13 December, 2019Print
Driverless Cars, Climate Change, and Trump: Intelligence Squared US's Biggest Year Yet
2019 marked the most successful year yet for nonpartisan debate series Intelligence Squared U.S. Now in their second decade, the nonprofit organization reached more people this year than ever before, hitting record-setting audience numbers on both the show's podcast (downloads up 27% since 2018) and YouTube channel (minutes watched up 41%).
What were those millions of fans coming for? One of the strongest slate of debates to date, with one of the strongest group of debaters. Topics being debated included climate change, the rise of China, driverless cars, Medicare for All, and, yes, President Trump. Debaters included Whole Foods CEO John Mackey, former Senator Jeff Flake...and a robot.
Politico even said the presidential debates should be run more like Intelligence Squared.
In a new bonus podcast, Intelligence Squared U.S. CEO Clea Conner and moderator John Donvan give fans a behind-the-scenes look at how these debates are made. Tune in here: https://smarturl.it/DebateInsightPodcast
And catch up on Intelligence Squared U.S.'s entire slate of 2019 debates below, via video and podcast. They're broadly grouped by category: National Politics, Foreign Affairs, Economics, Science, and Tech.
Intelligence Squared U.S. - Complete 2019 Debates
"Constitutional Free Speech Principles Can Save Social Media Companies from Themselves"
How should the world’s largest social media companies respond to a pernicious online climate, including hate speech and false content posted by users? For some, the answer is clear: take the fake and offensive content down. But for others, censorship – even by a private company – is dangerous in a time when digital platforms have become the new public square and many Americans cite Facebook and Twitter as their primary news sources. Should First Amendment doctrine govern free speech online?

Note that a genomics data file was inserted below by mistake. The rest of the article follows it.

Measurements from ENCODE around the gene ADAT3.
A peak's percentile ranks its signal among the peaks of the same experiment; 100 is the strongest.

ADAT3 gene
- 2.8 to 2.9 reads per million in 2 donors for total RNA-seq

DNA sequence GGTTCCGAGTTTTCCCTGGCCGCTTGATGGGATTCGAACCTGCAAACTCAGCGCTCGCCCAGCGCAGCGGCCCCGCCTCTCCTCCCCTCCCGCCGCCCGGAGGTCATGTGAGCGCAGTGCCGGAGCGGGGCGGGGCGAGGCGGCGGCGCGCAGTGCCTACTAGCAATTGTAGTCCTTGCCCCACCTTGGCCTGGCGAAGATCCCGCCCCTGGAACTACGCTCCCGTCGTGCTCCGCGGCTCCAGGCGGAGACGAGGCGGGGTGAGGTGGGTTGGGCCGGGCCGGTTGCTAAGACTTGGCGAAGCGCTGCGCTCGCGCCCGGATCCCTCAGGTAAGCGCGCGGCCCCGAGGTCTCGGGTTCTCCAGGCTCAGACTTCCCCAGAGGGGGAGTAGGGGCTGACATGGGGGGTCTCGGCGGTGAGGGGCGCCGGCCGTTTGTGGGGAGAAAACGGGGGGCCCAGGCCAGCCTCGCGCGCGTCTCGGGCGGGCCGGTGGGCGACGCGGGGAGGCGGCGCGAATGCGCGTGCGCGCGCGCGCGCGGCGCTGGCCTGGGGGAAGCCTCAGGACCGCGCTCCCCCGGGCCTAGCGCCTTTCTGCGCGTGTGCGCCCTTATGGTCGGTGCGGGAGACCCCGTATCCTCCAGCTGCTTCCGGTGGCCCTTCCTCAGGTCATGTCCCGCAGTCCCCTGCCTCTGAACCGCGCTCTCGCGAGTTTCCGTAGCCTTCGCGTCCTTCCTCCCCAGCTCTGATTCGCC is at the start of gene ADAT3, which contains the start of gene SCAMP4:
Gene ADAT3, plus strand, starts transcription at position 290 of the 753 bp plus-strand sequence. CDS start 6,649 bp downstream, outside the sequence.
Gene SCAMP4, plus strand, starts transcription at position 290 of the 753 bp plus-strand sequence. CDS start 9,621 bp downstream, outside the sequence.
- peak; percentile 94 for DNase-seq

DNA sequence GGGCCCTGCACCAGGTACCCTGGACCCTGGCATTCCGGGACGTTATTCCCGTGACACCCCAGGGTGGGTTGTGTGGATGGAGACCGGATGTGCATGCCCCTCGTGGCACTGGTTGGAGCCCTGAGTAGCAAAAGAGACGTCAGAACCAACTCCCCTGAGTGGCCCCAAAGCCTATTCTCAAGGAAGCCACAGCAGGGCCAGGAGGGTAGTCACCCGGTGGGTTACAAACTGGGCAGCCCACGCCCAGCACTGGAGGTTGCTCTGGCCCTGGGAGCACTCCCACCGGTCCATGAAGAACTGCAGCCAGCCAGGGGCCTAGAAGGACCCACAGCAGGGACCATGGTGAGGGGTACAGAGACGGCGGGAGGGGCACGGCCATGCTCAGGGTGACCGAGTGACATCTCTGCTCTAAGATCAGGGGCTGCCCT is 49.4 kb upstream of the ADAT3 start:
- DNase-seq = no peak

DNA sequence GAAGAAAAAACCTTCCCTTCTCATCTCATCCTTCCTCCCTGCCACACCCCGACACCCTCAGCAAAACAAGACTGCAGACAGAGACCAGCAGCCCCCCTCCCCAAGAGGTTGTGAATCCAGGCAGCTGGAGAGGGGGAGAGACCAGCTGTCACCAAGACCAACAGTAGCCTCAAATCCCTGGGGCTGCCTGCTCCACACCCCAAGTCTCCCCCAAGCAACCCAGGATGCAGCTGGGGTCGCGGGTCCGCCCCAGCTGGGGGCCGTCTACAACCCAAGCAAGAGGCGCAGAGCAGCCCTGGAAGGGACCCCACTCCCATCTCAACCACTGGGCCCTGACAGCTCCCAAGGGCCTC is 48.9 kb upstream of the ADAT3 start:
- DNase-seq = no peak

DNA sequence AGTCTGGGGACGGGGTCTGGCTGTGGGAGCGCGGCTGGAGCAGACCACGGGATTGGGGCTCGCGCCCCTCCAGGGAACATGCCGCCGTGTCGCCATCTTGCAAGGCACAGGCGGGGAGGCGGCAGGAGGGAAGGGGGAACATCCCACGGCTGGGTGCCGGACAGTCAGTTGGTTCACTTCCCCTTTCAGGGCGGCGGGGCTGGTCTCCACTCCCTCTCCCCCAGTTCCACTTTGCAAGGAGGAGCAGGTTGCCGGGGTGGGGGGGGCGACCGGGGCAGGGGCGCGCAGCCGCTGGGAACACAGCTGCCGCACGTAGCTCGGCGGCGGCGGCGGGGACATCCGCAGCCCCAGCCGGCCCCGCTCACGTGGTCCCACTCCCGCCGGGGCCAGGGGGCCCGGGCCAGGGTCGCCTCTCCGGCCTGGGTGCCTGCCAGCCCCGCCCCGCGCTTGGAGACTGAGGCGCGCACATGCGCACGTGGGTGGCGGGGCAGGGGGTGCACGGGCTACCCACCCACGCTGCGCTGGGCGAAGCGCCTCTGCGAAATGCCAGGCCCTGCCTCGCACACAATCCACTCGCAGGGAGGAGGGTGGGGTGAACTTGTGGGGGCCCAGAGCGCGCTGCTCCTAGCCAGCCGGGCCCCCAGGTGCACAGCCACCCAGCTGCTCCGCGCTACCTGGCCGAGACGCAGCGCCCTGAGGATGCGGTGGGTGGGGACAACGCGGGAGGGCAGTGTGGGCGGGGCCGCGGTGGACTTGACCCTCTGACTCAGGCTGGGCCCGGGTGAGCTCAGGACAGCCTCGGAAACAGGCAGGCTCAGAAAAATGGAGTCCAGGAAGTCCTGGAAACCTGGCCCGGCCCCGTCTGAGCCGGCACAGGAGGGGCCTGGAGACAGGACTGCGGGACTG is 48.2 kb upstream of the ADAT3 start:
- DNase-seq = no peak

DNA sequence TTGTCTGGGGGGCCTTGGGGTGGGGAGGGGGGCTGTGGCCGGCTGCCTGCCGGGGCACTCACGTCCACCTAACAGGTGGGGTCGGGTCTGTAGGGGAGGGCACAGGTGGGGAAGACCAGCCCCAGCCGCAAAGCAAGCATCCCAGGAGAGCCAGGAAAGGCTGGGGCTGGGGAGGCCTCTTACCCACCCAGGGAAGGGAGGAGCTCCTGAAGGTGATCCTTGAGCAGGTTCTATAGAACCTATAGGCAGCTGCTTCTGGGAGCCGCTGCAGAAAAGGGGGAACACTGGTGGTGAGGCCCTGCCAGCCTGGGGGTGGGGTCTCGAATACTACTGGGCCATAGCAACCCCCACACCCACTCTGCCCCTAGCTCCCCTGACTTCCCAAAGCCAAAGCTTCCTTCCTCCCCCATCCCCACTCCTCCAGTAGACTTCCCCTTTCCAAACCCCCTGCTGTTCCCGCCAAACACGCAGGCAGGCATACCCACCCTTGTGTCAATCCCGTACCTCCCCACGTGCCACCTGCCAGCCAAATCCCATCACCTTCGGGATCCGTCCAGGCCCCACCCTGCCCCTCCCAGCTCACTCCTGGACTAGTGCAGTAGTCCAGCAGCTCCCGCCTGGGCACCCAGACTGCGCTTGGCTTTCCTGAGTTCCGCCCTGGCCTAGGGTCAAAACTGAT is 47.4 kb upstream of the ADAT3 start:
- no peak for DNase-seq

"Replace Private Insurance With Medicare for All"
“Medicare for All,” or a single-payer system, is being championed by many on the progressive left, with advocates arguing that it will cut costs by reducing overhead and promote overall health by giving all Americans access to preventive health care. Their opponents argue Medicare for All is a political non-starter that would force Americans off employer-based plans, reduce incentives for doctors and providers, increase bureaucracy and inefficiencies in the system, and lead to worse care overall, all the while inflating the already swelled federal deficit. Should private health insurance exist?
"The Republican Party Should Not Re-Nominate Trump"
Americans are gearing up for the 2020 presidential elections, and Republicans have a choice: Should Donald Trump be their nominee?
"The Recent U.S. Policy Towards China Is Productive"
Are recent U.S. policies tough and focused enough to achieve key economic and strategic objectives? Or will U.S. policy escalate tensions too much, ultimately reducing the chances that the world’s two major powers can achieve a sensible accommodation?
"The Transatlantic Relationship Has Been Irreparably Damaged"